The principles, preferred embodiments and modes of operation of the present invention have been described in the foregoing specification. The invention which is intended to be protected herein, however, is not to be construed as limited to the particular forms disclosed, since these are to be regarded as illustrative rather than restrictive. Variations and changes may be made by those skilled in the art without departing from the spirit of the invention.

Patent Citations
Cited PatentFiling datePublication dateApplicantTitle
US4061488 *Sep 18, 1973Dec 6, 1977Hershey Foods CorporationPlant treating mixtures and methods utilizing spores of Bacillus uniflagellatus
US4259317 *Jul 5, 1979Mar 31, 1981Vyzkummy Ustav Rostlinne VyrobyDried powder containing high concentration of oospores of pythium oligandrum drechsler
US4477433 *Feb 11, 1982Oct 16, 1984Miliokonsult Rolf Hultman AbMethod of protecting bushes, trees and like plants against attack by pathogenic fungi; a fungicide for carrying out the method; and a method of producing the fungicide
US4678669 *Feb 2, 1984Jul 7, 1987Suoma RicardMethod of using immunizing commensals
US4713342 *Mar 13, 1984Dec 15, 1987Yissum Research Development Co. Of The Hebrew University Of JerusalemNovel isolate of trichoderma, fungicidal compositions containing said isolate and use thereof
US4724147 *Mar 20, 1985Feb 9, 1988The United States Of America As Represented By The Secretary Of AgriculturePreparation of pellets containing fungi for control of soilborne diseases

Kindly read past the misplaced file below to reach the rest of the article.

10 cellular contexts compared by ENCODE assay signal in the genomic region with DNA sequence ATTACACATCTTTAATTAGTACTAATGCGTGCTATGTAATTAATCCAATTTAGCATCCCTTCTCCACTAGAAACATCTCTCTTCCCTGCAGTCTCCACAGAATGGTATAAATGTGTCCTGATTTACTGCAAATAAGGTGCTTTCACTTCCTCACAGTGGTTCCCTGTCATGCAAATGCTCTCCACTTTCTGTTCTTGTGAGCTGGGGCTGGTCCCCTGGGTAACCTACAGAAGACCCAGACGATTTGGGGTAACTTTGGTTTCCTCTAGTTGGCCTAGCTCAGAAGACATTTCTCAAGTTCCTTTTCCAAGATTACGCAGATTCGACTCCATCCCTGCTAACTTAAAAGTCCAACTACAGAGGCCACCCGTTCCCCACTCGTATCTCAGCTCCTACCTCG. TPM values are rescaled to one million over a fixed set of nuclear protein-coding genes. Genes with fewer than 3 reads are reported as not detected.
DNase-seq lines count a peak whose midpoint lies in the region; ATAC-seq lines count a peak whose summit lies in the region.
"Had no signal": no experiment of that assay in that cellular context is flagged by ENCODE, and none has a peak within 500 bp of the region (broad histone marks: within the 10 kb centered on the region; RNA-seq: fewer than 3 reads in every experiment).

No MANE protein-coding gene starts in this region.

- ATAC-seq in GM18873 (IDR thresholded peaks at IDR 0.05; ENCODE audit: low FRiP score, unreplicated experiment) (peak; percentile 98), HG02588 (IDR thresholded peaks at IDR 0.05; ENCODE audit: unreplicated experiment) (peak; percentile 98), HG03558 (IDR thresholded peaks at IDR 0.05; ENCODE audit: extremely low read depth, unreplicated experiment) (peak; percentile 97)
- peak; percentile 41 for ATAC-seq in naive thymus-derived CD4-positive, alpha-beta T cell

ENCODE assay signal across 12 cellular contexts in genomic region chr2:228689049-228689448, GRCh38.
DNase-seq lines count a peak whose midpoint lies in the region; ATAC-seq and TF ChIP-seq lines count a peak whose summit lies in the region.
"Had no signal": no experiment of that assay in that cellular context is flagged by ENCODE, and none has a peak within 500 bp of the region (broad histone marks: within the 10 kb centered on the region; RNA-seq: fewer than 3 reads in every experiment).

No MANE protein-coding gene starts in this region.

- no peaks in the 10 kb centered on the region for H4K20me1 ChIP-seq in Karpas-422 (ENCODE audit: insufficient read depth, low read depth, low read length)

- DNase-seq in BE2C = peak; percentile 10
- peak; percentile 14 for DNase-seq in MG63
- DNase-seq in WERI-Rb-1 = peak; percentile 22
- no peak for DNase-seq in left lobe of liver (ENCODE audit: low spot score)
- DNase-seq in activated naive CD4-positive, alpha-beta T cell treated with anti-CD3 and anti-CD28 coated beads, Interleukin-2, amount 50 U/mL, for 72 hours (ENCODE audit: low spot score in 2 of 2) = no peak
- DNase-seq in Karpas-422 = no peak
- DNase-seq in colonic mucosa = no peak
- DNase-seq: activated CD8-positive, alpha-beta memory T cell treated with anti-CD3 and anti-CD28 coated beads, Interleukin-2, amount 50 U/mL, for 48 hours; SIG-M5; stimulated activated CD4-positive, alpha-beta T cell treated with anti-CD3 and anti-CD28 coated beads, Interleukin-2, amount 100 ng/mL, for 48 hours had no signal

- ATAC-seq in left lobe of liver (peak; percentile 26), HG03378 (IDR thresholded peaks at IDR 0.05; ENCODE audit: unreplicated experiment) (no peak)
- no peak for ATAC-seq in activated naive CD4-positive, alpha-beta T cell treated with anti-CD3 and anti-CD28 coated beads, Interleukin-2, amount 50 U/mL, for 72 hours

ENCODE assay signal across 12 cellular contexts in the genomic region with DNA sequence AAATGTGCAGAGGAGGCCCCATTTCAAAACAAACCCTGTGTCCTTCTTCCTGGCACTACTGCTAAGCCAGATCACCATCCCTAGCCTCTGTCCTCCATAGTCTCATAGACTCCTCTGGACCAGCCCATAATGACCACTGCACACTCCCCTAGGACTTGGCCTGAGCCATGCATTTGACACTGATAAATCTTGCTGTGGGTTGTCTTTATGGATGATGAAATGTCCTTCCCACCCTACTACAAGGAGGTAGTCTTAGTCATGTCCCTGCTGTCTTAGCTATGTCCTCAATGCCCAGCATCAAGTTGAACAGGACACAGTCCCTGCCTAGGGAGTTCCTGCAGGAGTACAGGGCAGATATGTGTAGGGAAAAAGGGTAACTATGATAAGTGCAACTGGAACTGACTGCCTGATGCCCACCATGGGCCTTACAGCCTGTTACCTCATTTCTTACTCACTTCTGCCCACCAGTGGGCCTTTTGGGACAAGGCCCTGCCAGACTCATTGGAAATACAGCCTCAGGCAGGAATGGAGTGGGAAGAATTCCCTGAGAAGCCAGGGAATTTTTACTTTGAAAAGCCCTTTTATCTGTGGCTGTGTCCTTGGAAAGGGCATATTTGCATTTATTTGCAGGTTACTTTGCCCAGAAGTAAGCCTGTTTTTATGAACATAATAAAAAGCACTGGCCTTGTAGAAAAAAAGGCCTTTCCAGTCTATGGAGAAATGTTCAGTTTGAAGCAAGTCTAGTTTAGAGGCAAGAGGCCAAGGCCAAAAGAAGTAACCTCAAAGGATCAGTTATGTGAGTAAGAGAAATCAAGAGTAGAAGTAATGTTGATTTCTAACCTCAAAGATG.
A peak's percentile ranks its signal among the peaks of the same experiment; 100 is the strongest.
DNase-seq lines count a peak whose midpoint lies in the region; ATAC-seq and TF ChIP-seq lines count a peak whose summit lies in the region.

US4774186 *Nov 5, 1985Sep 27, 1988Schaefer Jr Jimmie WAlgae as a flocculant producing photosynthetic microorganism
US4817333 *May 21, 1987Apr 4, 1989Debreceni Mezogazdasagi Gepgyarto VallalatProcess for the acid-base disinfection of rice seeds
US4828600 *Jul 29, 1987May 9, 1989Cetus CorporationSpores of trichoderma hamatum or harzianum
EP0226394A2 *Dec 4, 1986Jun 24, 1987AgracetusProduction of microbial field crop inoculants
EP0242990A2 *Mar 20, 1987Oct 28, 1987Albright & Wilson LimitedCrop treatment processes
WO1988000966A1 *Jul 10, 1987Feb 11, 1988Wisconsin Alumni Res FoundBiological control of damping off and root rot and inoculum peparation therefor
Non-Patent Citations
Reference
1 *Backman et al., Phytopathology, vol. 65, pp. 819 821, (1975).
2Backman et al., Phytopathology, vol. 65, pp. 819-821, (1975).
3 *Bernler et al., Chem. Abstracts vol. 83 (1975), 77128u.
4 *Fravel et al., Phytopathology, vol. 75, pp. 774 777 (1985).
5Fravel et al., Phytopathology, vol. 75, pp. 774-777 (1985).
6 *Hadar et al., Phytopathology, vol. 69, pp. 64 68 (1979).
7Hadar et al., Phytopathology, vol. 69, pp. 64-68 (1979).
8 *Lewis et al., Phytopathology, vol. 75, pp. 812 817 (1985).
9Lewis et al., Phytopathology, vol. 75, pp. 812-817 (1985).
10 *Lewis et al., Proc Intern. Contr. Rel. Bioact. Mater., vol. 12, pp. 341 343 (1985).
11Lewis et al., Proc Intern. Contr. Rel. Bioact. Mater., vol. 12, pp. 341-343 (1985).
12 *Liu et al., Biol. Abstracts vol. 70 (1980) 46536.
13 *Paulitz et al., J. Amer. Soc. Hort. Sci., vol. 111, pp. 810 814 (1986).
14Paulitz et al., J. Amer. Soc. Hort. Sci., vol. 111, pp. 810-814 (1986).
Referenced by